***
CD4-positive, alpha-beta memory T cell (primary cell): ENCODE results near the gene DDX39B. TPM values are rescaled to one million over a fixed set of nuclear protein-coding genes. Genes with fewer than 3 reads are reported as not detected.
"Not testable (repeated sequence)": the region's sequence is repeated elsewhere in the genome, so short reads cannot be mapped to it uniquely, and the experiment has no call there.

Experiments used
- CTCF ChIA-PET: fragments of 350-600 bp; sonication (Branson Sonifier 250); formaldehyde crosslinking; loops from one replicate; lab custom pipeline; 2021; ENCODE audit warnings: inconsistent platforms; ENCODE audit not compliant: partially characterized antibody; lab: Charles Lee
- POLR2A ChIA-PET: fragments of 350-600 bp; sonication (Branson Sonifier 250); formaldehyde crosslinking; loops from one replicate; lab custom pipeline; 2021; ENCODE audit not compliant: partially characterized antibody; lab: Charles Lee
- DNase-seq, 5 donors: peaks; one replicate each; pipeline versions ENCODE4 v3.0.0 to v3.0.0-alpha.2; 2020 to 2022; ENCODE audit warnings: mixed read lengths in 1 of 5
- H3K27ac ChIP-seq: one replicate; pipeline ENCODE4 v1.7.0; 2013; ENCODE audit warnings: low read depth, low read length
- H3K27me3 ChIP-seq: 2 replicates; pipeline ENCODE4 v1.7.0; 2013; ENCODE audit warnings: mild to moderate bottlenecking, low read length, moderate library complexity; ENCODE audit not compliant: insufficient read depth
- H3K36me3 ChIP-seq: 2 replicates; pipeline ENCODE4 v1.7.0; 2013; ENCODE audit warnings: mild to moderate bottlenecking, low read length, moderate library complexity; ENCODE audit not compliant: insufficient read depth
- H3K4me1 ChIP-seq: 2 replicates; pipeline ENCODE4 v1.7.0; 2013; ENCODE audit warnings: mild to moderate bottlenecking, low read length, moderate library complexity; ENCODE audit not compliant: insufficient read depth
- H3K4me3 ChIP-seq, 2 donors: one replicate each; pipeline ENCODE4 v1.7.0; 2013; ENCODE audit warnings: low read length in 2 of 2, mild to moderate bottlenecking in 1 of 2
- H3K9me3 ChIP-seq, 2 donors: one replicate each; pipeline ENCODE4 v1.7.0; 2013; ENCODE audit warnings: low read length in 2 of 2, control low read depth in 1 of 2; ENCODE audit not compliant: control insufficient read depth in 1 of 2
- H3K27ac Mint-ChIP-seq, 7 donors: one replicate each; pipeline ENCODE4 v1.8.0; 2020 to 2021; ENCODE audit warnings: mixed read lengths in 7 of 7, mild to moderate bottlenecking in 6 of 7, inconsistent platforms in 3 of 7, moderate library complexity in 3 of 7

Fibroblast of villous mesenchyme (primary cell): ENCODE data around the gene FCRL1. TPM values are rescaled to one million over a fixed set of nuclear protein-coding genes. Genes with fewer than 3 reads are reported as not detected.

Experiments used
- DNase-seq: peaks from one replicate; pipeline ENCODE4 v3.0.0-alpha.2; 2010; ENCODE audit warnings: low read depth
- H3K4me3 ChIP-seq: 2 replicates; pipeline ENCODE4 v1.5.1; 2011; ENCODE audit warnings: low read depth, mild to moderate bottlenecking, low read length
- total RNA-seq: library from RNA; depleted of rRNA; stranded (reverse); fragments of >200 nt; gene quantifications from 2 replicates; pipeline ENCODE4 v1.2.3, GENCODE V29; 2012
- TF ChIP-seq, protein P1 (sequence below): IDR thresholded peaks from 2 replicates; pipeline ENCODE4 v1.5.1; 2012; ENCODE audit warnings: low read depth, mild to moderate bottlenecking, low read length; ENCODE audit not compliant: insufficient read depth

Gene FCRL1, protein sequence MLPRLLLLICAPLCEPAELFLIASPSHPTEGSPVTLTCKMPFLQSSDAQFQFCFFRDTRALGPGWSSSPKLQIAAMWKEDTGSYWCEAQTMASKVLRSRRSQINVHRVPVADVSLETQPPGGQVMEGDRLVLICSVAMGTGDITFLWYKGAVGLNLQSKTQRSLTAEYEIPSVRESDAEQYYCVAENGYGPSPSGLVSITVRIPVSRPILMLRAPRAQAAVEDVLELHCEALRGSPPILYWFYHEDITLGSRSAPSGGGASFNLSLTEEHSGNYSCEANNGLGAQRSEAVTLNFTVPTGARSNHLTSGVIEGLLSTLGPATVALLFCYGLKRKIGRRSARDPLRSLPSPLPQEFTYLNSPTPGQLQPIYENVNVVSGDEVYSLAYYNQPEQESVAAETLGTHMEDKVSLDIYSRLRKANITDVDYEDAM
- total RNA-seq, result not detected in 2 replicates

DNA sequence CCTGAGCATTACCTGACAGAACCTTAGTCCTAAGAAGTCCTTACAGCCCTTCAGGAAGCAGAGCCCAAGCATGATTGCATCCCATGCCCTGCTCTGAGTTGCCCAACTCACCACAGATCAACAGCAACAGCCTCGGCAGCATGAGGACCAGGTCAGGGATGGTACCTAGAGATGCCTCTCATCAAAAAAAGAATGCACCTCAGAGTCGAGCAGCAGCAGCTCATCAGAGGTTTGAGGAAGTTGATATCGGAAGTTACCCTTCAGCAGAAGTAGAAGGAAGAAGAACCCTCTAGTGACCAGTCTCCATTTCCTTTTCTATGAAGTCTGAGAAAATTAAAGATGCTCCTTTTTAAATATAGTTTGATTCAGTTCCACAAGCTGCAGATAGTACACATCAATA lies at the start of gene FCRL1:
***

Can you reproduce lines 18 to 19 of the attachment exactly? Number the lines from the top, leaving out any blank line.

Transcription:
- total RNA-seq: library from RNA; depleted of rRNA; stranded (reverse); fragments of >200 nt; gene quantifications from 2 replicates; pipeline ENCODE4 v1.2.3, GENCODE V29; 2012
- TF ChIP-seq, protein P1 (sequence below): IDR thresholded peaks from 2 replicates; pipeline ENCODE4 v1.5.1; 2012; ENCODE audit warnings: low read depth, mild to moderate bottlenecking, low read length; ENCODE audit not compliant: insufficient read depth